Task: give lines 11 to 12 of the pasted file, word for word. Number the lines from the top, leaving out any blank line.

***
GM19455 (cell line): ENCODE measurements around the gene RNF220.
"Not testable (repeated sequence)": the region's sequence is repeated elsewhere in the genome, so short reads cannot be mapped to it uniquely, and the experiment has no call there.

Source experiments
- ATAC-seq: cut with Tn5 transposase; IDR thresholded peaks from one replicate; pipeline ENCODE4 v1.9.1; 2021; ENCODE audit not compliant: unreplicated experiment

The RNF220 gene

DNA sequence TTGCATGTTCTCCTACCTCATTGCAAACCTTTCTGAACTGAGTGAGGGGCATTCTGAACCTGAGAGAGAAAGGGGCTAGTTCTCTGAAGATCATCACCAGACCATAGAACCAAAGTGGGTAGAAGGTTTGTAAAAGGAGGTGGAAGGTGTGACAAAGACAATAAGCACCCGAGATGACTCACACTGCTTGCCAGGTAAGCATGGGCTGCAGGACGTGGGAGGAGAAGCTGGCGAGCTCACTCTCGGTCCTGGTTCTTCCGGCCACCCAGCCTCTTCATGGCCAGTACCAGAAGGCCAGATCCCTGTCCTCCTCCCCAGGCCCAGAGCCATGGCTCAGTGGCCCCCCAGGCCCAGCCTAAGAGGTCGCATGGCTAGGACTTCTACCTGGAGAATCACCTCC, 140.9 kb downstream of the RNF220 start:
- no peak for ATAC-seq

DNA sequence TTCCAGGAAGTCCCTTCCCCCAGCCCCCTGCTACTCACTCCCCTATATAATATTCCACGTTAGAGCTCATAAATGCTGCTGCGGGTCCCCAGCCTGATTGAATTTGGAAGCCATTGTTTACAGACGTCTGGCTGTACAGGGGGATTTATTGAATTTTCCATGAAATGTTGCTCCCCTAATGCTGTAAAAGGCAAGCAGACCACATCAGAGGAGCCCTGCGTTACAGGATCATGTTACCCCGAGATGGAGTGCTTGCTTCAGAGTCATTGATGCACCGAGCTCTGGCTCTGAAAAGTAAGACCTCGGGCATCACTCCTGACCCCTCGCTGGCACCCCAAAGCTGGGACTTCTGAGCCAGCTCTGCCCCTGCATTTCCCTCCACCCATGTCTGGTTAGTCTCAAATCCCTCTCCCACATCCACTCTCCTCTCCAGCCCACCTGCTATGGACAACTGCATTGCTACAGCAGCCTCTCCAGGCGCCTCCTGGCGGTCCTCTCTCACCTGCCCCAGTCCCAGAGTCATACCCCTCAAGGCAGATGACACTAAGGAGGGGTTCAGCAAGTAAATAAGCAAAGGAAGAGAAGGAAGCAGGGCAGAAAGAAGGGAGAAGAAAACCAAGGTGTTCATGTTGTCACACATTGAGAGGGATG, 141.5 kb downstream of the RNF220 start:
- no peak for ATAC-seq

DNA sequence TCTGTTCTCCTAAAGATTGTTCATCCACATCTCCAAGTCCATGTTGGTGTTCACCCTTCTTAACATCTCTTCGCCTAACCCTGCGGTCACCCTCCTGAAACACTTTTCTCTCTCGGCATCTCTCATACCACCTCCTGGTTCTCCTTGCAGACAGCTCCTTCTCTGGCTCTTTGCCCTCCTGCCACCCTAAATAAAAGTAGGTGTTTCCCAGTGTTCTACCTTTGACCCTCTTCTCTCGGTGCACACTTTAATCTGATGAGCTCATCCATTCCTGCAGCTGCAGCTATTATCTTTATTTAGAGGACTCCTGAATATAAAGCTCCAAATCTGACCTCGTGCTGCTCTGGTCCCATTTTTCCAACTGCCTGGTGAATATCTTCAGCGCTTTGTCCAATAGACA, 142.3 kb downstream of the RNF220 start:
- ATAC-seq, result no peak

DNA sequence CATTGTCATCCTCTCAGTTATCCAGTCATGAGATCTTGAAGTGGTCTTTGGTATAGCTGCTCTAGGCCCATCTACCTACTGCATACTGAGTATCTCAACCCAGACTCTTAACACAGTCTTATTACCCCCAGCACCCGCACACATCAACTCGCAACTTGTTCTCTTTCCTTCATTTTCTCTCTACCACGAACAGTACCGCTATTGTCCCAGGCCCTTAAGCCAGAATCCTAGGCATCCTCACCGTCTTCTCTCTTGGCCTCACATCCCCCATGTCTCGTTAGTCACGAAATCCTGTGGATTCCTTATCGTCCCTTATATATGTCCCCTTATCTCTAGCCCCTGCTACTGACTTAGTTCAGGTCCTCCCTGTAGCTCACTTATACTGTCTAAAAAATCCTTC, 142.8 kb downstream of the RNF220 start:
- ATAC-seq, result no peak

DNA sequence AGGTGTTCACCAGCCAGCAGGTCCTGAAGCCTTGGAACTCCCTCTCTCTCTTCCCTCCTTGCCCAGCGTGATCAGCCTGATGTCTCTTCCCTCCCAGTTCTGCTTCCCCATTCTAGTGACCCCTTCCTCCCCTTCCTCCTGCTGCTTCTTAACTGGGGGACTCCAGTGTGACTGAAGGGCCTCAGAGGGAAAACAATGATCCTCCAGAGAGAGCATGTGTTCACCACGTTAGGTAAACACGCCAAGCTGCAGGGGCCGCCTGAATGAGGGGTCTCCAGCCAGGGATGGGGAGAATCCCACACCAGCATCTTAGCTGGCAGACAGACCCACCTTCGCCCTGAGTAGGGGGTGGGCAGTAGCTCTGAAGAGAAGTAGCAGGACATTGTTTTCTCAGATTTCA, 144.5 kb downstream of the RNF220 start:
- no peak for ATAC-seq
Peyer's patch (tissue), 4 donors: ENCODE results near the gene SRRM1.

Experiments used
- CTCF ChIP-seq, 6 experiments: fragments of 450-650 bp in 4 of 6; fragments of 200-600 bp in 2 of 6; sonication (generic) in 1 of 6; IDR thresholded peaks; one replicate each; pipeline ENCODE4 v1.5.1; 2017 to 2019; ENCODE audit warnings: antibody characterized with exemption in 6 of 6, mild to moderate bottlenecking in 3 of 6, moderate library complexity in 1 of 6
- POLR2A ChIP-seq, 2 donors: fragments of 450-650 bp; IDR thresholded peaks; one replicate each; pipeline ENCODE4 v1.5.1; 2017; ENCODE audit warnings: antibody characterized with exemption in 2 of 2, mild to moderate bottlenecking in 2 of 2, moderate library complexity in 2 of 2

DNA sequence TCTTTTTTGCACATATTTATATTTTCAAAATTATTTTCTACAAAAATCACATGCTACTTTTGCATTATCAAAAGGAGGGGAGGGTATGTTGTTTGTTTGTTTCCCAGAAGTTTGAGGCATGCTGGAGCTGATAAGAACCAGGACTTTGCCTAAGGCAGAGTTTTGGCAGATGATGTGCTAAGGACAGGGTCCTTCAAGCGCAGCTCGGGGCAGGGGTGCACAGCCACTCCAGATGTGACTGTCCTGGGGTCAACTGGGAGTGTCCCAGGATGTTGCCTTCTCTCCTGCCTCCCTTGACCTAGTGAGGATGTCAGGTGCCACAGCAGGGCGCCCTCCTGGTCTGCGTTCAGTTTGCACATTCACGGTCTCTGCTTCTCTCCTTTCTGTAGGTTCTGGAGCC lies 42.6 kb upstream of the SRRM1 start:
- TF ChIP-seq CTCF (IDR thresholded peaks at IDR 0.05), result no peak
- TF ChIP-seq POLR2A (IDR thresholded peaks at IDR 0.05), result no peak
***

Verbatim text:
- ATAC-seq, result no peak

DNA sequence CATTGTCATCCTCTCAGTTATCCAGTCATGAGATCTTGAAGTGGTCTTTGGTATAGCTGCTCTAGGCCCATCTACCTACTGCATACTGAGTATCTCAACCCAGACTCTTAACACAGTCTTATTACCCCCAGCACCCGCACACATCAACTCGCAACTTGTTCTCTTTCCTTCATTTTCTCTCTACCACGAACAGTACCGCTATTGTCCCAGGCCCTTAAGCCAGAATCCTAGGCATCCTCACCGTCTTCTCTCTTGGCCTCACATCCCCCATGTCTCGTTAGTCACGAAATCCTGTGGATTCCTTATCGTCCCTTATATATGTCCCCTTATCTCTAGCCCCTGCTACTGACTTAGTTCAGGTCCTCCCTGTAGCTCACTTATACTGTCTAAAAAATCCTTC, 142.8 kb downstream of the RNF220 start: